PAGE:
Identifying criminals using facial features alone


The idea that criminality is not contingent on external factors like need and opportunity but that some people are intrinsically prone to be criminals based on their biology has been around for a long time and led to efforts to create all manner of metrics to determine those markers. Sam Biddle writes about a troubling new study that claims that artificial intelligence (AI) software can tell whether you will be a criminal based on your facial features alone.

In a paper titled “Automated Inference on Criminality using Face Images,” two Shanghai Jiao Tong University researchers say they fed “facial images of 1,856 real persons” into computers and found “some discriminating structural features for predicting criminality, such as lip curvature, eye inner corner distance, and the so-called nose-mouth angle.” They conclude that “all four classifiers perform consistently well and produce evidence for the validity of automated face-induced inference on criminality, despite the historical controversy surrounding the topic.”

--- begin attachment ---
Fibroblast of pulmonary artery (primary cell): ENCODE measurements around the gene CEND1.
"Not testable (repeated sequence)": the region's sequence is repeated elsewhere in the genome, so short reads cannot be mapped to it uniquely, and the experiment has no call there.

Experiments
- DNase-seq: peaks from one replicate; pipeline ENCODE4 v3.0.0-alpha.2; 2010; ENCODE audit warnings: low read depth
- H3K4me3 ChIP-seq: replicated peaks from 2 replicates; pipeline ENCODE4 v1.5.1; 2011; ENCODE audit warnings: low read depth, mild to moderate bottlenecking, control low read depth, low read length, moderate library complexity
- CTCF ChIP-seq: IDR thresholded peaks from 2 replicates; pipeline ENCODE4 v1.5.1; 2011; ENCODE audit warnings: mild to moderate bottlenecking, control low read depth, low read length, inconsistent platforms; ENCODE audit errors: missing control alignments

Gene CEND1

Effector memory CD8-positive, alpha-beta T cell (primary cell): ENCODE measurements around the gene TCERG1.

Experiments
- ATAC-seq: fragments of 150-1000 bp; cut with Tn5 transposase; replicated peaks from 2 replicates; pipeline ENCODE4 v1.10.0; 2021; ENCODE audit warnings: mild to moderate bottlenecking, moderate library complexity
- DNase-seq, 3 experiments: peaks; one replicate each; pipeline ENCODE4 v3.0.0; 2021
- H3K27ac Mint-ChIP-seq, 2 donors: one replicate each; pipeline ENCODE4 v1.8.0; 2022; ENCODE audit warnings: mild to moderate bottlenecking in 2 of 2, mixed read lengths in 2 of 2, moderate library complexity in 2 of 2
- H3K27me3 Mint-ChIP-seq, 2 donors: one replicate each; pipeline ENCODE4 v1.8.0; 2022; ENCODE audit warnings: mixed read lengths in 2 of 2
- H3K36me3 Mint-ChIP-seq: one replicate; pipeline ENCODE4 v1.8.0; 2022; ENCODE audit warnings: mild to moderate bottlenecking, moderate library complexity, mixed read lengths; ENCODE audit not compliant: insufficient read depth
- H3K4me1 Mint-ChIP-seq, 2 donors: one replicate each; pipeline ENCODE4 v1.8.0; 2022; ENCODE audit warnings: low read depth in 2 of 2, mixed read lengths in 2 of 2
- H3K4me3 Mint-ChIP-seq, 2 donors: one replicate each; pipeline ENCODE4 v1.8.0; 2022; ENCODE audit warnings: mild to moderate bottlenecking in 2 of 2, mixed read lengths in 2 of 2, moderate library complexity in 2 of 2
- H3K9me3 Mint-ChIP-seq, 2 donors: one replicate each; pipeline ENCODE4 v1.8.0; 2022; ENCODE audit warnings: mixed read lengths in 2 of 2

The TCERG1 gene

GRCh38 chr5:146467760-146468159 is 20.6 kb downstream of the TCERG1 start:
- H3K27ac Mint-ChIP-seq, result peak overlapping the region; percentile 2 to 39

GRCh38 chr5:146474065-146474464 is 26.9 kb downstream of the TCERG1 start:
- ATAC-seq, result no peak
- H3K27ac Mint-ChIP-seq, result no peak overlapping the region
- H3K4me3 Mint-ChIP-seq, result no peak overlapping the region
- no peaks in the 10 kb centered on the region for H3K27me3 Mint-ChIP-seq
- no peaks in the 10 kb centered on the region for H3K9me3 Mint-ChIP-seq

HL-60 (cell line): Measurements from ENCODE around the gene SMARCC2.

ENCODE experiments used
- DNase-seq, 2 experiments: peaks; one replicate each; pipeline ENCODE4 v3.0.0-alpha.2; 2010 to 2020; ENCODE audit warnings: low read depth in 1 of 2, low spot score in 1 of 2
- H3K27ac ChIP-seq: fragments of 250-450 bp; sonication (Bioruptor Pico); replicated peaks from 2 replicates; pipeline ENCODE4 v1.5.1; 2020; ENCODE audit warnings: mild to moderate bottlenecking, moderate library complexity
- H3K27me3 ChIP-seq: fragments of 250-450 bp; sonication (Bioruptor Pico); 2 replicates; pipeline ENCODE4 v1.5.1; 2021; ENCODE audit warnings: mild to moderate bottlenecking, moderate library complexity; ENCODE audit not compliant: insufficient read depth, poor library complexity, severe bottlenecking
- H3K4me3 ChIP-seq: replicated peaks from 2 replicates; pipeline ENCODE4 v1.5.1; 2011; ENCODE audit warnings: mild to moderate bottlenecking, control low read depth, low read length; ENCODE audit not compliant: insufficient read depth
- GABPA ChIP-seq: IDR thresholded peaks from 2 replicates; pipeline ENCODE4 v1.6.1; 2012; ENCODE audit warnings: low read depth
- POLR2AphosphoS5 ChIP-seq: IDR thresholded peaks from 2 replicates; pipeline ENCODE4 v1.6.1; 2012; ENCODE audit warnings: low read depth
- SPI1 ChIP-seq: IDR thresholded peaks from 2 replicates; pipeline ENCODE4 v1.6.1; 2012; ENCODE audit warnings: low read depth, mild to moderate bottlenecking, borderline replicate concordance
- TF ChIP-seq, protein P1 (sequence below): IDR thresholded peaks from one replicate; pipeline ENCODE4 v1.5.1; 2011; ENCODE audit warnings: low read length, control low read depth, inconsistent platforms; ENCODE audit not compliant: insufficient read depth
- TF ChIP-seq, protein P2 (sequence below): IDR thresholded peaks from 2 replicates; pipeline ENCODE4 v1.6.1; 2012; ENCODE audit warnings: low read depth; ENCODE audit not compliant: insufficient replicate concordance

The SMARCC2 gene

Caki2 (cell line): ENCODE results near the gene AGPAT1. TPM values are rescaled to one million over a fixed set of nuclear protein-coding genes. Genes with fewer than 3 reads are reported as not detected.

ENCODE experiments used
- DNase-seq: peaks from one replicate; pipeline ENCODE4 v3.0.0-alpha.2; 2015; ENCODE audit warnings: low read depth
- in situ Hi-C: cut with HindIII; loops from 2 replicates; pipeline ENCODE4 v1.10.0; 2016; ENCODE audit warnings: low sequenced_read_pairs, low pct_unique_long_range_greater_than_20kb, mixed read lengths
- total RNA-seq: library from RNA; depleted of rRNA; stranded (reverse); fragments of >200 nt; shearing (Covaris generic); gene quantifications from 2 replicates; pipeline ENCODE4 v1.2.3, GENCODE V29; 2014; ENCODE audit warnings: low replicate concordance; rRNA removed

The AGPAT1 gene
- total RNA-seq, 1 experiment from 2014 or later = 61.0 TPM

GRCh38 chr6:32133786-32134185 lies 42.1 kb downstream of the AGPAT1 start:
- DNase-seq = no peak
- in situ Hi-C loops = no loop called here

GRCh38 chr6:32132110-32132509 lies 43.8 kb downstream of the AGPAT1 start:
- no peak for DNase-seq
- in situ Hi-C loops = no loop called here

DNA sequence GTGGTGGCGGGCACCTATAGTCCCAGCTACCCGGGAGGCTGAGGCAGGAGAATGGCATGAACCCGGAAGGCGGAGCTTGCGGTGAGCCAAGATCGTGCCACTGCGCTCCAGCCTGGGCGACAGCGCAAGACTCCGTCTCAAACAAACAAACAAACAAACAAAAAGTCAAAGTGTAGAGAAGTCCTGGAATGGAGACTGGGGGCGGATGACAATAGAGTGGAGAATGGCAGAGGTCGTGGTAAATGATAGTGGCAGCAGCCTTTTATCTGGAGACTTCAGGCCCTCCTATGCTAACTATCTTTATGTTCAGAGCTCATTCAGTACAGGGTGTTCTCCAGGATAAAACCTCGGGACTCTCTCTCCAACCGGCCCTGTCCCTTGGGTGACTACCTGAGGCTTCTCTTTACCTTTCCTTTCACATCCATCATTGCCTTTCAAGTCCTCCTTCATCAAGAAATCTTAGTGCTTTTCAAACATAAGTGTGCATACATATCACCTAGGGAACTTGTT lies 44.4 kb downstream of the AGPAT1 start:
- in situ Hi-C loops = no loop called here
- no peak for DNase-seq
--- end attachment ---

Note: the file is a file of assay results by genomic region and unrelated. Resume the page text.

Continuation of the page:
The study contains virtually no discussion of why there is a “historical controversy” over this kind of analysis — namely, that it was debunked hundreds of years ago. Rather, the authors trot out another discredited argument to support their main claims:, that computers can’t be racist, because they’re computers:

This misses the fact that no computer or software is created in a vacuum. Software is designed by people, and people who set out to infer criminality from facial features are not free from inherent bias.

The problems with such a system are immense. Apart from the whole idea that class and race-based prejudices and other forms of bias have played roles in previous attempts to identify criminals based on physical features, there is always the issue of what you do with such information if you do find possible markers. Do you pre-emptively lock people up? Place them under constant surveillance? Arrest them if a crime is committed anywhere in their vicinity?